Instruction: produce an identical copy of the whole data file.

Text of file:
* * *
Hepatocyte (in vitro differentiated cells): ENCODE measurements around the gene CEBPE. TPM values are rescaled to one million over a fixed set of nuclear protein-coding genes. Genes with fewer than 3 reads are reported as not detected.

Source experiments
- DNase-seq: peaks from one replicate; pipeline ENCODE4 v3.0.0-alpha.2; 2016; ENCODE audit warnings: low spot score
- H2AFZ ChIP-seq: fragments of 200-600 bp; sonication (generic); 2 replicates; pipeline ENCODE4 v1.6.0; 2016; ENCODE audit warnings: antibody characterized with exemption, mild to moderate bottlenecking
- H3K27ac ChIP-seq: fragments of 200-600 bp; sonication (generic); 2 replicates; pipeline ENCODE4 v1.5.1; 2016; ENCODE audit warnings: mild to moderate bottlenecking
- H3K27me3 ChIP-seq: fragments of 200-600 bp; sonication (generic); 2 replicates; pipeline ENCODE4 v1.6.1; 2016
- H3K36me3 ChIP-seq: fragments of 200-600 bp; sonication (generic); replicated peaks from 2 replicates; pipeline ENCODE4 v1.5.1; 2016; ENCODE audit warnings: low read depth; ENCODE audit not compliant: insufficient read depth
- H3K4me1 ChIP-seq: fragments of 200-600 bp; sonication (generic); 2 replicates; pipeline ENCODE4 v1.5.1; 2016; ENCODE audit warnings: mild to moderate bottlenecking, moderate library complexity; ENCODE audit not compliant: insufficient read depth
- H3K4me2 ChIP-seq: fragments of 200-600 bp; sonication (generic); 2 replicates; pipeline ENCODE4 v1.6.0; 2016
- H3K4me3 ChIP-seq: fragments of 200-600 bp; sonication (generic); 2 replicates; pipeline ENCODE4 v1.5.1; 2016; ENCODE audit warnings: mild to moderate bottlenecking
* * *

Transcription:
Hepatocyte (in vitro differentiated cells): ENCODE measurements around the gene CEBPE. TPM values are rescaled to one million over a fixed set of nuclear protein-coding genes. Genes with fewer than 3 reads are reported as not detected.

Source experiments
- DNase-seq: peaks from one replicate; pipeline ENCODE4 v3.0.0-alpha.2; 2016; ENCODE audit warnings: low spot score
- H2AFZ ChIP-seq: fragments of 200-600 bp; sonication (generic); 2 replicates; pipeline ENCODE4 v1.6.0; 2016; ENCODE audit warnings: antibody characterized with exemption, mild to moderate bottlenecking
- H3K27ac ChIP-seq: fragments of 200-600 bp; sonication (generic); 2 replicates; pipeline ENCODE4 v1.5.1; 2016; ENCODE audit warnings: mild to moderate bottlenecking
- H3K27me3 ChIP-seq: fragments of 200-600 bp; sonication (generic); 2 replicates; pipeline ENCODE4 v1.6.1; 2016
- H3K36me3 ChIP-seq: fragments of 200-600 bp; sonication (generic); replicated peaks from 2 replicates; pipeline ENCODE4 v1.5.1; 2016; ENCODE audit warnings: low read depth; ENCODE audit not compliant: insufficient read depth
- H3K4me1 ChIP-seq: fragments of 200-600 bp; sonication (generic); 2 replicates; pipeline ENCODE4 v1.5.1; 2016; ENCODE audit warnings: mild to moderate bottlenecking, moderate library complexity; ENCODE audit not compliant: insufficient read depth
- H3K4me2 ChIP-seq: fragments of 200-600 bp; sonication (generic); 2 replicates; pipeline ENCODE4 v1.6.0; 2016
- H3K4me3 ChIP-seq: fragments of 200-600 bp; sonication (generic); 2 replicates; pipeline ENCODE4 v1.5.1; 2016; ENCODE audit warnings: mild to moderate bottlenecking